Thousands of farmers to be removed from NVZ restrictions
AROUND 9,400 farm holdings in England will be de-designated as Nitrate Vulnerable Zones (NVZ) next year, as nitrate pollution levels fall.
With 2,700 holdings being brought into NVZs in England, the overall number of farmers caught up in onerous NVZ regulations in 2013 will fall by around 6,700 compared with this year.
Announcing changes to NVZ rules to take effect in England from January 2013, Farming Minister Jim Paice said: “The changes have been designed primarily to reduce water pollution, but this is also another opportunity to cut even more red tape and where possible help farmers save money.
“We listened to what farmers had to say and many of the new regulations directly reflect what the industry told us. When the regulations come in next year 6700 fewer farms will be affected by nitrate rules.”
Defra said the changes, outlined in detail on its website, reflect a ‘gradual, though clear downward trend in nitrate pollution over the last four years’ .
NVZs currently cover around 62 per cent of England but from 1 January 2013, this area will fall to 59 per cent as 9,400 holdings are de-designated against the 2,700 being brought into NVZs. A summary of the changes can be viewed here.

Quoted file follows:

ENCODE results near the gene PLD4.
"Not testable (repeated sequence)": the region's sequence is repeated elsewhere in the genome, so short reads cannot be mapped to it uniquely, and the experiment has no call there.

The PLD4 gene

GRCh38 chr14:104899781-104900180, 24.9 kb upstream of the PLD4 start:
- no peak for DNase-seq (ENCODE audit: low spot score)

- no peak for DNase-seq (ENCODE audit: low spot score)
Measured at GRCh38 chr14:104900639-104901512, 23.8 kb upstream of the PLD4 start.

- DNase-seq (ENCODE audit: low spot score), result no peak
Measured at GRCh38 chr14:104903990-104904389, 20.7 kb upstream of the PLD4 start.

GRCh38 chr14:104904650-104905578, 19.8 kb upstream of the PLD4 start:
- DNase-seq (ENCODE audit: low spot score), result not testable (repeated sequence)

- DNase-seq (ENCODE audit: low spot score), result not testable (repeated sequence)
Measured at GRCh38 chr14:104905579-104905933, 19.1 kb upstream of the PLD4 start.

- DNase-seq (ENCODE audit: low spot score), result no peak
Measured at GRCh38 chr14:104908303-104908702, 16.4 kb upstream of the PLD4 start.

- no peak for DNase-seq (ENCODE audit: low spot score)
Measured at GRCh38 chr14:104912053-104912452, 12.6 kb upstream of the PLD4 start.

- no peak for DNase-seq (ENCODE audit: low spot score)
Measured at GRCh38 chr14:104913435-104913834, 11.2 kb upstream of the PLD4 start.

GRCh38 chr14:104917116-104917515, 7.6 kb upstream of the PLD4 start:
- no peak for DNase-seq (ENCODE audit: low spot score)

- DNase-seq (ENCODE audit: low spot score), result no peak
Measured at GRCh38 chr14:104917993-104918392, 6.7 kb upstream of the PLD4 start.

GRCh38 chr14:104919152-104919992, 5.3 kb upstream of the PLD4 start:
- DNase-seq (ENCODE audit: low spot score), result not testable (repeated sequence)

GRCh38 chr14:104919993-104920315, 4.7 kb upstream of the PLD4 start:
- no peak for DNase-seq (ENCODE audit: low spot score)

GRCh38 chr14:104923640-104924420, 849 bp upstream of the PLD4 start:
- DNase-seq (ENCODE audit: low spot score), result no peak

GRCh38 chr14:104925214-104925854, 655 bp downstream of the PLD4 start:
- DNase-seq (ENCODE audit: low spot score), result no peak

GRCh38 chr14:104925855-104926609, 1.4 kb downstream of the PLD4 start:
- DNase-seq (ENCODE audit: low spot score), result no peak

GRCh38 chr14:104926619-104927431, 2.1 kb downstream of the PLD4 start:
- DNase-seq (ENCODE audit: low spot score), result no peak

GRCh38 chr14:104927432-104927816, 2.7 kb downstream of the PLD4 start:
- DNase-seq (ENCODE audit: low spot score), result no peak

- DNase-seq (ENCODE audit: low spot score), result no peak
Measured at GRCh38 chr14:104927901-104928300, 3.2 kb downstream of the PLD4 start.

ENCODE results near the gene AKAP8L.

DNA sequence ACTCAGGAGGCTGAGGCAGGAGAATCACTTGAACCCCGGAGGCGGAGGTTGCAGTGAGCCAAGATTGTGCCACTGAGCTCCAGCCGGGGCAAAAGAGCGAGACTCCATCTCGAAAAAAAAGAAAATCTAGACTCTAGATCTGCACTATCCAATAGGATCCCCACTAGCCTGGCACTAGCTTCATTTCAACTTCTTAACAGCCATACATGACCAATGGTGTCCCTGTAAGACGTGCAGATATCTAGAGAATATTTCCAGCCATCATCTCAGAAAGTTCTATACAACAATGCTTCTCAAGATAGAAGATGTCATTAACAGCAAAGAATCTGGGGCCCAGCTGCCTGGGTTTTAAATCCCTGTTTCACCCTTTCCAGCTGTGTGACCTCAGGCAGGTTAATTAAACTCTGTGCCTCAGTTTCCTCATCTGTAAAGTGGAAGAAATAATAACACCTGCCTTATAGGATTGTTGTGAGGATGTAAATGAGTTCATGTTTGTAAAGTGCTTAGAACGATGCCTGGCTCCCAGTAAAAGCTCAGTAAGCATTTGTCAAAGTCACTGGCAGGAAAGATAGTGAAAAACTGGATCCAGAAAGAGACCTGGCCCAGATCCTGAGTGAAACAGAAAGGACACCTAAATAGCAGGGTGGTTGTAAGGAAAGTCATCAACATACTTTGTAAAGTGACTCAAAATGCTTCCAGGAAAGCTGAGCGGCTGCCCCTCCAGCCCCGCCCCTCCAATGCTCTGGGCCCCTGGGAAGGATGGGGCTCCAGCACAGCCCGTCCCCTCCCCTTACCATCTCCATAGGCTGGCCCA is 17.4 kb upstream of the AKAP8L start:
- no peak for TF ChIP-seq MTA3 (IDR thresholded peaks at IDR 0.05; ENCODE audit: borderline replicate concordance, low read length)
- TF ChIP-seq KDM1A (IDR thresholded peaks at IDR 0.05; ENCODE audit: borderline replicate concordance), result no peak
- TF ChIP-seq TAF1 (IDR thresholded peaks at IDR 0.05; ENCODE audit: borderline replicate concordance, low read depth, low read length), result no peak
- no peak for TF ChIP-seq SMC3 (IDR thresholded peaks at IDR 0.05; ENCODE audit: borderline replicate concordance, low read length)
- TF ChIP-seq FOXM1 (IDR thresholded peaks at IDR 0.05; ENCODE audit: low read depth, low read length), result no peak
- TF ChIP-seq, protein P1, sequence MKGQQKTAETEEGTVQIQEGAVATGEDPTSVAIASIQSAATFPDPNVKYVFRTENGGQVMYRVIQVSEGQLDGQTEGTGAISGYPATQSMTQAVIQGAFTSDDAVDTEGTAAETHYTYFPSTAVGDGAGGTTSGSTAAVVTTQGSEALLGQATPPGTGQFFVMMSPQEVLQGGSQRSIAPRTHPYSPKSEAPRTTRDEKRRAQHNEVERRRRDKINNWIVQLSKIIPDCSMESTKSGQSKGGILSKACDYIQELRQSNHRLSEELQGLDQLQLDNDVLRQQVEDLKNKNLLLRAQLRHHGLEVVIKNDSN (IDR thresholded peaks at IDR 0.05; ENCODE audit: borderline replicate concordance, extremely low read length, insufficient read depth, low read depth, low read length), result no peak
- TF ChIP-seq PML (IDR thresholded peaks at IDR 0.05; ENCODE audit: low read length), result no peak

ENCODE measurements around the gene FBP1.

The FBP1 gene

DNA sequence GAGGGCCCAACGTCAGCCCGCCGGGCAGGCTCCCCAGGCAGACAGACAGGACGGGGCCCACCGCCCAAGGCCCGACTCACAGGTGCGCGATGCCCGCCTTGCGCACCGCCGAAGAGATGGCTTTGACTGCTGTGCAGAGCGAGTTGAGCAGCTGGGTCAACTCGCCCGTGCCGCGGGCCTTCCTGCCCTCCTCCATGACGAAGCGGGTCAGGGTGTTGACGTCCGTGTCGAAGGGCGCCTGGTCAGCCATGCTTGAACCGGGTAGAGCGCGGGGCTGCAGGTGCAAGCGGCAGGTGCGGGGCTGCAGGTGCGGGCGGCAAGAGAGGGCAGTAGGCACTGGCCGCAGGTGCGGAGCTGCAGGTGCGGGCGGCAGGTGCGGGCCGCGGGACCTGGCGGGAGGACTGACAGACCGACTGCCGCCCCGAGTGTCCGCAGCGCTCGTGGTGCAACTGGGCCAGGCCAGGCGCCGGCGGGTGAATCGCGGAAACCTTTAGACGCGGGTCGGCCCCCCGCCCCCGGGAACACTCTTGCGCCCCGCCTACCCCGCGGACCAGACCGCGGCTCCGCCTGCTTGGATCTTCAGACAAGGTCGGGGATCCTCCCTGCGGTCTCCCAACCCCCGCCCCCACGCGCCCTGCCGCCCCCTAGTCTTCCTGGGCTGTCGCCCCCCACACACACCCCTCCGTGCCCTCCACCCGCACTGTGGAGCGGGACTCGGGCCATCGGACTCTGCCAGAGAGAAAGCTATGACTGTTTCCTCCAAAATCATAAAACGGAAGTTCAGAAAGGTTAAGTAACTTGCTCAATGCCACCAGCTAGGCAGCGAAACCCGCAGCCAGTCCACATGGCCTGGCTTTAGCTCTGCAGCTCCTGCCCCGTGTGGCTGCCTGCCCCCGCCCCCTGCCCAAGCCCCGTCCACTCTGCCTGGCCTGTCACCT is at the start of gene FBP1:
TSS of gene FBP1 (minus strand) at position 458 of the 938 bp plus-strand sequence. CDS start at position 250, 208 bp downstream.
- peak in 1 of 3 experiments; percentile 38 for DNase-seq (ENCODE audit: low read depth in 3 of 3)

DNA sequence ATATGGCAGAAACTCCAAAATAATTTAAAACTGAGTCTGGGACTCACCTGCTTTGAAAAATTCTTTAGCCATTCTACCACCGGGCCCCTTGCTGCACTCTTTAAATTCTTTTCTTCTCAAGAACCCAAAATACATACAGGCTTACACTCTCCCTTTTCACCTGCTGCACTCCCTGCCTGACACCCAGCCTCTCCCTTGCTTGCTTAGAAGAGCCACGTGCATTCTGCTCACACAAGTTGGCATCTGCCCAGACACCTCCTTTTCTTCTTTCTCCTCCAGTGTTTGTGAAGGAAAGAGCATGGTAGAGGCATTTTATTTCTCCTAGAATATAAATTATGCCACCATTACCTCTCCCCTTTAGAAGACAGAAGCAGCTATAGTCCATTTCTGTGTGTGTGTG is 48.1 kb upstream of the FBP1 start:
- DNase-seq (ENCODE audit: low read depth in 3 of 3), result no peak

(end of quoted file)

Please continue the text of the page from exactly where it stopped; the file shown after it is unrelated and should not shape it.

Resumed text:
Defra described the reductions as ‘good news’ as it represents the first time there has been a reduction in the extent of NVZs.
Defra announced on July 11, the day of the SOS Dairy summit in London, that it would continue to designate discrete NVZs and that it had rejected a proposal to designate the whole of England.
Today (August 28), it issued formal notices to all farmers who will be in an NVZ from next year. Farmers now have 28 days from today to appeal these designations.
Defra said it was also ‘pressing a strong case in Brussels’ for renewing the grassland derogation, which it said supports dairy farmers in particular.
Other parts of the package include:
- Increasing the closed period for medium and heavy land by two weeks (to the end of January) in response to ‘strong new scientific evidence’. However, farmers will be able to apply manufactured fertiliser during these two weeks when conditions are suitable and a crop needs it. This will come into effect from 15 October 2013 for land already designated as NVZ, and from 15 October 2015 for land designated for the first time in 2013.
- A small increase, from 1 January 2014, in the manure nitrogen efficiency values of cattle and pig slurry.
- As announced on July 11, Defra is not removing the exemption for older stores in the Silage Slurry and Agricultural Fuel Oil Regulations 2010, but we will carry out a review of the Regulations with stakeholders.
- In response to recommendations made by the Macdonald Farming Regulation Task Force, there will be an exemption from some record-keeping requirements for low intensity farms.
Farmers who have a full nutrient management plan will have a reduced chance of inspection, reflecting the Macdonald principle of earned recognition.